A new report by The Wall Street Journal claims that Facebook, in an attempt to increase the percentage of users who share videos, photos and status updates about their lives on the social networking platform, are in the process of developing a stand-alone camera app. Similar to Snapchat, an early version of the app reportedly opens to a camera and allows users to record video via a live stream. While the app is in its “early stages” and may never even make it to market, The Wall Street Journal notes that the fact that Facebook is even tinkering around with such an app reflects its current standing with its competitors:
Still, it reflects anxiety within Facebook over users’ increasingly passive behavior on the social network. Many users check Facebook daily or even multiple times a day, but fewer are sharing photos, videos and status updates about their own lives. Reversing the trend is a growing priority within the company.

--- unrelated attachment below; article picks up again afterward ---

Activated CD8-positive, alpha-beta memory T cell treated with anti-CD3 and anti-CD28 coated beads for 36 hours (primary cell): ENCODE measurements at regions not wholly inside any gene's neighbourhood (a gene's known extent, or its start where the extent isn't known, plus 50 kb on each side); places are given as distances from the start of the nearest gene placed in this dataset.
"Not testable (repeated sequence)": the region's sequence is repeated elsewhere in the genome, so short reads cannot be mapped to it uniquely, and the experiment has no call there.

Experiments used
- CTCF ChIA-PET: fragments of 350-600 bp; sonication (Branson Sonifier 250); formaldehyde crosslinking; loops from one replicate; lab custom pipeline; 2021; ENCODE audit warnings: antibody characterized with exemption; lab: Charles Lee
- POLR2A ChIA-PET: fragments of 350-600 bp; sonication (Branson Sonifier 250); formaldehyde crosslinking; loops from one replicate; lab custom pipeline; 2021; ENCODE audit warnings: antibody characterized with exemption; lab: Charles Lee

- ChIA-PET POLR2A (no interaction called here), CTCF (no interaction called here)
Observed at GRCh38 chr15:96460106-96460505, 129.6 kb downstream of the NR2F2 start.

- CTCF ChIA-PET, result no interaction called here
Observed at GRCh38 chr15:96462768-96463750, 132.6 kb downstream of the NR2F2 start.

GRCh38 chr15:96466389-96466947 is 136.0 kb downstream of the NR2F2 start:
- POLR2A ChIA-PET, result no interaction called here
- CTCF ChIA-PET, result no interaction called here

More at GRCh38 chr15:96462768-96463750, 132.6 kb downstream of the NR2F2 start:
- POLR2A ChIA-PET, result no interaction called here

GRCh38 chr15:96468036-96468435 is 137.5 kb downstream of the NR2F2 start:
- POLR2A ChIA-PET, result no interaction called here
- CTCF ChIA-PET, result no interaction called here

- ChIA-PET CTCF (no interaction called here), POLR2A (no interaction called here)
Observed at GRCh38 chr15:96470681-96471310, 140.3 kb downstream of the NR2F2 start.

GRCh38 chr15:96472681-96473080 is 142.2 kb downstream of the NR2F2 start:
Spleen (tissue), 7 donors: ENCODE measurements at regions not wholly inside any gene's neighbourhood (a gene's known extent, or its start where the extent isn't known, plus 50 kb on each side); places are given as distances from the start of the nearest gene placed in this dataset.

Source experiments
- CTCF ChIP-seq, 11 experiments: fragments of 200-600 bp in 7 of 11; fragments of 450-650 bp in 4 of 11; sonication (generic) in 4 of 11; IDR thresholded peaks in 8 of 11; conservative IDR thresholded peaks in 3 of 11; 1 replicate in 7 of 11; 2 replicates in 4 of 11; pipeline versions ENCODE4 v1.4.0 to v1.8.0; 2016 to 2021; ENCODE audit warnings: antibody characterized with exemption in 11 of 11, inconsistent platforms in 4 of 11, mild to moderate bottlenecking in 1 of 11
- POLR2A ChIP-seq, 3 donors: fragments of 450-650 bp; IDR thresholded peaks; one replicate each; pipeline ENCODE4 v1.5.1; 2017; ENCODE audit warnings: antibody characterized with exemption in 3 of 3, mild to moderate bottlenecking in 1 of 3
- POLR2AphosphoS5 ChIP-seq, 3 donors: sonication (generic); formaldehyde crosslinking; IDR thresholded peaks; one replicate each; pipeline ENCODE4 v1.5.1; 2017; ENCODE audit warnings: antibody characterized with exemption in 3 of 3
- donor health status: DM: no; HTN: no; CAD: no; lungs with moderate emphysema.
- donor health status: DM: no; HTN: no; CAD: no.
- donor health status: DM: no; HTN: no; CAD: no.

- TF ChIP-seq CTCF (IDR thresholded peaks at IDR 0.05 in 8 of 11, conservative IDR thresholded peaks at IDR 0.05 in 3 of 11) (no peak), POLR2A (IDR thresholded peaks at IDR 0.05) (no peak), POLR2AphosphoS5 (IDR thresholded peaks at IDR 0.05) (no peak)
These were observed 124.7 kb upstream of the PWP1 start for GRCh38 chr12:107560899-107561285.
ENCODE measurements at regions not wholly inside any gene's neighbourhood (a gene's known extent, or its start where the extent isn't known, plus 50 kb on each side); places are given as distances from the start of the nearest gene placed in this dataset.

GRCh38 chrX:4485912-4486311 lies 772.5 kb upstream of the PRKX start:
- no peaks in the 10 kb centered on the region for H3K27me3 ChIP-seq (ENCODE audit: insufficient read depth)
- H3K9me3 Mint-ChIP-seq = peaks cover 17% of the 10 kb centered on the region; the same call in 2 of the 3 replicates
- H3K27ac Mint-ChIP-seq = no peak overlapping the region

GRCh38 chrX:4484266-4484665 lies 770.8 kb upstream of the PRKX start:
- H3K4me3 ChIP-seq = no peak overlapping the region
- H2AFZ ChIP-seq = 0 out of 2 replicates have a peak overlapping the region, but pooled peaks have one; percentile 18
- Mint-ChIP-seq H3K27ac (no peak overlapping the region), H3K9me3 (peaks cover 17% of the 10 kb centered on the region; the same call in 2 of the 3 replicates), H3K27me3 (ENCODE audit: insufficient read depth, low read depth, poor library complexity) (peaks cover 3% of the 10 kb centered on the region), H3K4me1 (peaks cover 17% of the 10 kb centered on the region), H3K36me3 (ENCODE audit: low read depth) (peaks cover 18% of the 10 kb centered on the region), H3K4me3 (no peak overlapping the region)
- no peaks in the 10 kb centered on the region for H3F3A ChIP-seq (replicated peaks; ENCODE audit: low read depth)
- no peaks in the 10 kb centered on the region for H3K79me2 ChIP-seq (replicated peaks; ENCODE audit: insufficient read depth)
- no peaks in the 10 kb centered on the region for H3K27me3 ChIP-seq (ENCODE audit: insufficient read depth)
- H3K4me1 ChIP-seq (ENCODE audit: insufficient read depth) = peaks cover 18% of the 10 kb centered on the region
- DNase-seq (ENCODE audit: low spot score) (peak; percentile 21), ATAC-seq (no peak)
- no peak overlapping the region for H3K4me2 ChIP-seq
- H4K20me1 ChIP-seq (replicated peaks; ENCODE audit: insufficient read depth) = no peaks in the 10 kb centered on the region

A Facebook spokeswoman declined to comment on product plans. The spokeswoman said the overall level of sharing on Facebook was strong and “similar to levels in prior years.” The people familiar with the matter said the camera-first format is aimed at motivating users to create photos and videos.
By comparison, Facebook’s flagship mobile app opens to a personalized feed of articles, status updates and ads that encourages users to consume content, but not necessarily create it. The approach also differs from Facebook’s Instagram image-sharing network, which has gained a reputation as a place to post only the best, most well-photographed images. Instagram forces users to go through several steps before posting a picture, including filters. This isn’t the first time Facebook has built an app to encourage sharing.(via)
While Facebook’s camera app was initially meant to encourage users to create and share their own content, technology website The Information reports that “original broadcast sharing” on Facebook “was down 21% as of mid-2015.”
However, The Wall Street Journal points out that all new apps face the challenge of overcoming users’ reluctance to download additional apps onto their phones. As for how Facebook will combat this primary issue remains to be seen.
[H/T The Wall Street Journal]